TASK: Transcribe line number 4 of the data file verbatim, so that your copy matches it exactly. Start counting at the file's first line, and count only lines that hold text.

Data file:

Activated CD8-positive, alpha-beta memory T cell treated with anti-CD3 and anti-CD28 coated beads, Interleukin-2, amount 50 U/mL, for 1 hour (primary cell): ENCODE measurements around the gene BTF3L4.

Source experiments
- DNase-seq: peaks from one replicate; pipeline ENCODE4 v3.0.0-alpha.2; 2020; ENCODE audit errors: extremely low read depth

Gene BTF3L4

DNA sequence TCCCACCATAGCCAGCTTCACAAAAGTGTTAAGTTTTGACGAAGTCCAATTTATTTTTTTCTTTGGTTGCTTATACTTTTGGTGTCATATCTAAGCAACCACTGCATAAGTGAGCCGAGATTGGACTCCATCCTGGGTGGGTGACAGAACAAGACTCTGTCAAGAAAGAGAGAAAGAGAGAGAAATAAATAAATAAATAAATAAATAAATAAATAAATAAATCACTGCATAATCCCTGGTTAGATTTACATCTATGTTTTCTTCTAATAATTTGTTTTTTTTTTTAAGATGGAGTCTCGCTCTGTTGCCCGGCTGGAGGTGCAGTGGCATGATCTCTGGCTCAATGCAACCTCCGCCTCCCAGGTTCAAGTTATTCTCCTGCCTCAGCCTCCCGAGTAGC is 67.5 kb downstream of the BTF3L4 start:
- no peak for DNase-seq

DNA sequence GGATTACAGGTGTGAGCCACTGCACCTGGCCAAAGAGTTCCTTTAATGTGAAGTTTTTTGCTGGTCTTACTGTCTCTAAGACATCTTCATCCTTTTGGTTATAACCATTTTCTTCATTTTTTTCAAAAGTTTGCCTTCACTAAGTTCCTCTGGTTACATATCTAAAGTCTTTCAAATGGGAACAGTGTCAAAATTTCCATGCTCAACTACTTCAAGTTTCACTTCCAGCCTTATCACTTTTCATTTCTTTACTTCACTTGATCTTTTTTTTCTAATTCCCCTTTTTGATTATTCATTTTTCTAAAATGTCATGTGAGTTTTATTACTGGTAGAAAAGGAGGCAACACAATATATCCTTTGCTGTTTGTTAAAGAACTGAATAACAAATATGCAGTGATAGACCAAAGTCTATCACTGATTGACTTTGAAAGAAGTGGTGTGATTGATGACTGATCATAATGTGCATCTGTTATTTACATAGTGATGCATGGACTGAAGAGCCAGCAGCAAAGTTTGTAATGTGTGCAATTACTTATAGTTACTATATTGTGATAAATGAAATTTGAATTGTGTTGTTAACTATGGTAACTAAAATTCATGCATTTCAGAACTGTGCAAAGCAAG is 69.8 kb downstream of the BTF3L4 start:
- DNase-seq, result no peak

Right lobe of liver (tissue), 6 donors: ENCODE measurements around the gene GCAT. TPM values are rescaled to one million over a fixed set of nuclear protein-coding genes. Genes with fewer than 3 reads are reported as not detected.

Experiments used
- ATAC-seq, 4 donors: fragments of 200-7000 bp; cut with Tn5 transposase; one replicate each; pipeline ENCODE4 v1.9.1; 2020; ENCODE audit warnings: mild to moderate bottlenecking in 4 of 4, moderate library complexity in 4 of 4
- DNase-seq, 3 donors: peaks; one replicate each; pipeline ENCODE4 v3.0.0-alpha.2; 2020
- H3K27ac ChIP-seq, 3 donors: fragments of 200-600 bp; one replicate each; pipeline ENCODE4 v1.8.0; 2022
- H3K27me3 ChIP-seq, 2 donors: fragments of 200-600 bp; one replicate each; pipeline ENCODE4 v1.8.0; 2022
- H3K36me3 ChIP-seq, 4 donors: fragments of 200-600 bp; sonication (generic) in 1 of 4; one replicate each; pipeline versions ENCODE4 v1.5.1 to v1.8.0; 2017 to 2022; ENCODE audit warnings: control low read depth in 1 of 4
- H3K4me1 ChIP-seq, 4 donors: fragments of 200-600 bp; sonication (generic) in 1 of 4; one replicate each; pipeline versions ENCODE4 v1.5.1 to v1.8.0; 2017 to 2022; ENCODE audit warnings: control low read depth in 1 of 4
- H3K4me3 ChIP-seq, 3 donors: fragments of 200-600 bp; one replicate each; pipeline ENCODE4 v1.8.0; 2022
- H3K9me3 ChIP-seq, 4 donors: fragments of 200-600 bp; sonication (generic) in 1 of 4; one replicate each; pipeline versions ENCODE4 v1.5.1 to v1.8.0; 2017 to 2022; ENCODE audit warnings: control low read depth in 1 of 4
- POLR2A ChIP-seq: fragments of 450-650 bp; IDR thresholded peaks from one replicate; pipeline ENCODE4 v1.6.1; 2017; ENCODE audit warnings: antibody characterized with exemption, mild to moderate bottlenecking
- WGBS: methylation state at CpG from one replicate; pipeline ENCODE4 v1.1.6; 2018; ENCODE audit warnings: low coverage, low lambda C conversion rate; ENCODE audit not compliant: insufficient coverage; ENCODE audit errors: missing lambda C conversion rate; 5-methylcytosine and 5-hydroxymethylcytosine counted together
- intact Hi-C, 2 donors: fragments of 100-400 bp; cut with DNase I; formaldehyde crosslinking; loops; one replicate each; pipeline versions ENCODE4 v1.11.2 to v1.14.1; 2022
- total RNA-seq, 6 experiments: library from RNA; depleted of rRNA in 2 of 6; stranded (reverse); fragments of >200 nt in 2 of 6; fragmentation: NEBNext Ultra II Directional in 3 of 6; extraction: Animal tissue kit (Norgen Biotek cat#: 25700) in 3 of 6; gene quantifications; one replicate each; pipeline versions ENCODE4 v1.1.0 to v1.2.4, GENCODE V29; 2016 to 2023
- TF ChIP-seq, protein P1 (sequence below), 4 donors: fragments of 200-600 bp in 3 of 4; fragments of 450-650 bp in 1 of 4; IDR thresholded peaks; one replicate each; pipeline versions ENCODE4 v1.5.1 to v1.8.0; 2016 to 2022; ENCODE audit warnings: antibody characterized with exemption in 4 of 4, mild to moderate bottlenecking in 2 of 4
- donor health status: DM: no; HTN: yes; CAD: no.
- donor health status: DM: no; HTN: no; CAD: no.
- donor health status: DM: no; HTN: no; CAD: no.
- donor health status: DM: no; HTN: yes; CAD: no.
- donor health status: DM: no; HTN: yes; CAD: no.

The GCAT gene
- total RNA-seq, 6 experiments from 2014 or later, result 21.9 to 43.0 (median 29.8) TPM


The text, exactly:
Gene BTF3L4